Italian MEP Guido Milana drafted the resolution that was recently passed by the European Parliament. (Photo: European Parliament)
MEPs demands measures to strengthen aquaculture
Friday, June 18, 2010, 03:20 (GMT + 9)
The plenary session of the European Parliament (EP) called for the implementation of measures to strengthen European aquaculture and reinforce its role as an economic activity and an alternative to wild species capture.
The parliament members passed a resolution drafted by the Italian MEP Guido Milana -- with 420 votes in favour, 15 against and 7 abstentions -- that proposes ways to boost fish-farming in
the European Union (EU) with “clearer rules.”
"Future legislation should lay down standard certification criteria for products and basic parameters on environmental impact, use of water resources, feeding of farmed fish, molluscs and crustaceans, product traceability and labelling, fish health and welfare standards. Implementation and checks would be the responsibility of Member States, taking into account the differences among geographic zones and farming methods,” the EP indicated in an official statement.
The Milana report proposes the European Executive “consolidate” the legislation in this sector, in a bid to facilitate its planning and give it stability.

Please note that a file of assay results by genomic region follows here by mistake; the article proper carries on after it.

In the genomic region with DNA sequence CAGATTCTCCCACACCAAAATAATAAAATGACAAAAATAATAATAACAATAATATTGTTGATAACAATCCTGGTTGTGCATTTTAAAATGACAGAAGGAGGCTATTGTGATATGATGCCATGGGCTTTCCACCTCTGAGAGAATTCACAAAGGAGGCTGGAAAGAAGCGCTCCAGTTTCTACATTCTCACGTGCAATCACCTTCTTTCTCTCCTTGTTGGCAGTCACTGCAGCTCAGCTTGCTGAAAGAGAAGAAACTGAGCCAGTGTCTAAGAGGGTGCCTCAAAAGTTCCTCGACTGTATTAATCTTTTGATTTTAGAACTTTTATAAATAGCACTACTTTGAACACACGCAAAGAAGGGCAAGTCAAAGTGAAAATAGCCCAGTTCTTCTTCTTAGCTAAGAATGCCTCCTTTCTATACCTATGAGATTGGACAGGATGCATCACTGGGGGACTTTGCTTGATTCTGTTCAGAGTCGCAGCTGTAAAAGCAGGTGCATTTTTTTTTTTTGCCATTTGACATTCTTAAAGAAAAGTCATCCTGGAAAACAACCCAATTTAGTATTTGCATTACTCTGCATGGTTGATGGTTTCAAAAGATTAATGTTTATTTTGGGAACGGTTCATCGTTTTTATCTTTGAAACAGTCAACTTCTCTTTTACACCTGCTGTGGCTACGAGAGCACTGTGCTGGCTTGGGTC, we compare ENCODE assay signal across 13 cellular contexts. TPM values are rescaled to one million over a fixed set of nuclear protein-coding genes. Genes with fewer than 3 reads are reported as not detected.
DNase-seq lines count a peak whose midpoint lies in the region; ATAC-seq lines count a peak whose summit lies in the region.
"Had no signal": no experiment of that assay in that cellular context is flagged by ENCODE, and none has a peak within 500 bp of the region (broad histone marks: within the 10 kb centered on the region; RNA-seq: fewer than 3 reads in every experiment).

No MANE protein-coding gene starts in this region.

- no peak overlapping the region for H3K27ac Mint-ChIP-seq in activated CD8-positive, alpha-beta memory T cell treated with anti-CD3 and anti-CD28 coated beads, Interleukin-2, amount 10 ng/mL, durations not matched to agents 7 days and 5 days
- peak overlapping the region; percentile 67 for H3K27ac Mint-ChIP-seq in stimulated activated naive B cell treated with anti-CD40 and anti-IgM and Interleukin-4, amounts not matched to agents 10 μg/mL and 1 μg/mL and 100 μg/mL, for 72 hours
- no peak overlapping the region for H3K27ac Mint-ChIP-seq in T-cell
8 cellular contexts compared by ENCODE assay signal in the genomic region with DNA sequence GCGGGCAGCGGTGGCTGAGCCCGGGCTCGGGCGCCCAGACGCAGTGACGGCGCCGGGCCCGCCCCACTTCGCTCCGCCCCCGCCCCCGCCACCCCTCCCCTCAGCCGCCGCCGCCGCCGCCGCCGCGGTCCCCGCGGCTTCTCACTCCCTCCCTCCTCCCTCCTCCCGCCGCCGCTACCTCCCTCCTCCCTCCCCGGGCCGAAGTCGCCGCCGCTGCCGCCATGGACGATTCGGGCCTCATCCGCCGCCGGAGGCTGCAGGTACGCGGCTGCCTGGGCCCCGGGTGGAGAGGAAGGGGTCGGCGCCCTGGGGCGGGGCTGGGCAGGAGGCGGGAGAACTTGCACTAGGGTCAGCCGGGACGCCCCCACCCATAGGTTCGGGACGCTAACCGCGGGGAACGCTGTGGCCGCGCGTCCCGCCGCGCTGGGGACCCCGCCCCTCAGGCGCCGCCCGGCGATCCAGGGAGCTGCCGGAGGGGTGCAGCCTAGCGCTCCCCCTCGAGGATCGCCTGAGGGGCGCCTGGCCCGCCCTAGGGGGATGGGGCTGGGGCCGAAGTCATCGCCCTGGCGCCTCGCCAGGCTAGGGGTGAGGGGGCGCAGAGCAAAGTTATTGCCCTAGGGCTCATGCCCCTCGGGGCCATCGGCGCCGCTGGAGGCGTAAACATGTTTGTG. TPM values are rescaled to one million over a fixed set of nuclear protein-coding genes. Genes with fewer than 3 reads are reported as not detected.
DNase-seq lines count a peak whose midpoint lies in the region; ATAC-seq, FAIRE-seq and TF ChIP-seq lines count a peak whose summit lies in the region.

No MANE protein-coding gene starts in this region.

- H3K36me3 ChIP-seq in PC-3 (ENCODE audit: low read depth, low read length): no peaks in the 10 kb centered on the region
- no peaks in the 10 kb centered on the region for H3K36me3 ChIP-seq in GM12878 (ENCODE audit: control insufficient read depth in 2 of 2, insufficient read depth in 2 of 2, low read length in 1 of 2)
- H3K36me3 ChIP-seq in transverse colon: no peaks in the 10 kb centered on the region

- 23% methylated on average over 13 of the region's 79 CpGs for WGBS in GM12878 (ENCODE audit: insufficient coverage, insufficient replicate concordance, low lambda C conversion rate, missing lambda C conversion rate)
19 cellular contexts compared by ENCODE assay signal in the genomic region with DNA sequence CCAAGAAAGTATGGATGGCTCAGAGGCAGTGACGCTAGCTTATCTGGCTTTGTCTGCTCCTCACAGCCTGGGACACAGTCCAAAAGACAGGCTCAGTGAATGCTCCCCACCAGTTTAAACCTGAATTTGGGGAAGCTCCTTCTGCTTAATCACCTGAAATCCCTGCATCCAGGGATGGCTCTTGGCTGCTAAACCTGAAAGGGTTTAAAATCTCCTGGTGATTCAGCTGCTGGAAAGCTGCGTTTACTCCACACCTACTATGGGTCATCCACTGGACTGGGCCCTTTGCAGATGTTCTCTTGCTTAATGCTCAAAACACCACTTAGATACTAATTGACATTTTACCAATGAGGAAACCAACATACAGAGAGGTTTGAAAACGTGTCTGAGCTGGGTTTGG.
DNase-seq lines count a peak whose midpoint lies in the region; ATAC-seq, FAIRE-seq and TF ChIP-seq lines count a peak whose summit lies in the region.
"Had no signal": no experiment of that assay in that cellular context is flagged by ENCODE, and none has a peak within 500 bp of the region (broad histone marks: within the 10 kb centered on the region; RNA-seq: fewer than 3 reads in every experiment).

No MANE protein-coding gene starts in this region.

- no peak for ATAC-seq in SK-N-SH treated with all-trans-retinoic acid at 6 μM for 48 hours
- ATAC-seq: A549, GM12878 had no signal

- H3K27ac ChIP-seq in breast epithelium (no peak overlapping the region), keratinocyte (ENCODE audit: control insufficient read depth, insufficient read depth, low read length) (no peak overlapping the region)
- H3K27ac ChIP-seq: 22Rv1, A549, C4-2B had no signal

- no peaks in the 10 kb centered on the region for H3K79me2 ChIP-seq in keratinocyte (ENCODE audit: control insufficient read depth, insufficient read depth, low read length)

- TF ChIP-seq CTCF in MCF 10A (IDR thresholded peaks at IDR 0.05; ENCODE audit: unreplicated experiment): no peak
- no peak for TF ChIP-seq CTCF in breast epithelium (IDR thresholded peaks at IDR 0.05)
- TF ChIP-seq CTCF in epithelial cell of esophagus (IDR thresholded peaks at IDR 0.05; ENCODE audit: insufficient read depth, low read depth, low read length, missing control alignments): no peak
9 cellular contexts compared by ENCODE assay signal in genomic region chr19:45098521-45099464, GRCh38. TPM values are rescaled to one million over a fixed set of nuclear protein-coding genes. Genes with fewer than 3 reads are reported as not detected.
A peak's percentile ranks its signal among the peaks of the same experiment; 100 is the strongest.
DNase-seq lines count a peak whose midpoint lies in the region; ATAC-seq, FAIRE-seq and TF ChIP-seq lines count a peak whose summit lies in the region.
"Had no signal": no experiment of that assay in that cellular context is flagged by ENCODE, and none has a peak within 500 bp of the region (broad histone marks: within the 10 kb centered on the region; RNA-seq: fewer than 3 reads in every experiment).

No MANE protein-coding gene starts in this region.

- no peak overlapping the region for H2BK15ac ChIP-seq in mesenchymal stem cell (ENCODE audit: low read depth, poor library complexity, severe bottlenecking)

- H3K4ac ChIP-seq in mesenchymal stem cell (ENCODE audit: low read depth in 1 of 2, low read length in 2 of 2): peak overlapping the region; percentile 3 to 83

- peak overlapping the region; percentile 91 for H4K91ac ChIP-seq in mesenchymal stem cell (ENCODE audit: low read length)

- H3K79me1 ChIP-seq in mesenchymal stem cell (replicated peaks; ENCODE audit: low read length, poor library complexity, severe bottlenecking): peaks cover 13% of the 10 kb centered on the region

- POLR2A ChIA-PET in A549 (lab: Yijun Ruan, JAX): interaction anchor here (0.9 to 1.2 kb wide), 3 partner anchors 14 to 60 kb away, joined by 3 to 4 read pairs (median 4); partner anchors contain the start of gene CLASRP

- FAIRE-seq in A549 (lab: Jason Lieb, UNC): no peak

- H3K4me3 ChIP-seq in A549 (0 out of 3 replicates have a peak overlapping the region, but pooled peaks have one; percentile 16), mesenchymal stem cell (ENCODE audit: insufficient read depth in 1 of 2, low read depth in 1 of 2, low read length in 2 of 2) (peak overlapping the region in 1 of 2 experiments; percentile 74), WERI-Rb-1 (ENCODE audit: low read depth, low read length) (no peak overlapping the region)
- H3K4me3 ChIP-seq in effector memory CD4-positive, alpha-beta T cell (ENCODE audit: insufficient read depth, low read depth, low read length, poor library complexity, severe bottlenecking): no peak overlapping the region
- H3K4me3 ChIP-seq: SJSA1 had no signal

The EP also demands the establishment of:
- Rigorous quality and traceability criteria;
- Clear labelling principles for high-quality and organic aquaculture products;
- An eco-labelling programme for fishery and aquaculture products that follows the current general EU guidelines in the area.
It argues that the sector's success will largely depend on a more business-friendly environment, and urges Member States to reduce red tape for start-ups.
The report ‘Strategy for the Sustainable Development of
European Aquaculture’ also stresses that European aquaculture should give priority to fish species which do not need other fish as part of their feed or which require smaller amounts of fishmeal and oil.
In terms of the aquaculture sector, Milana warned that its importance "should not be underestimated.”
"Since two thirds of the demand are covered by products imported from third party countries, it is fundamental to evaluate the potential of the sector, as much in terms of jobs as of environmental sustainability, elevating the standards of quality and contributing to reducing pressure on fishing-grounds," it pointed out.
Finally, the EP noted that the volume of the annual billing of European aquaculture surpasses EUR 3.5 billion.
By Analia Murias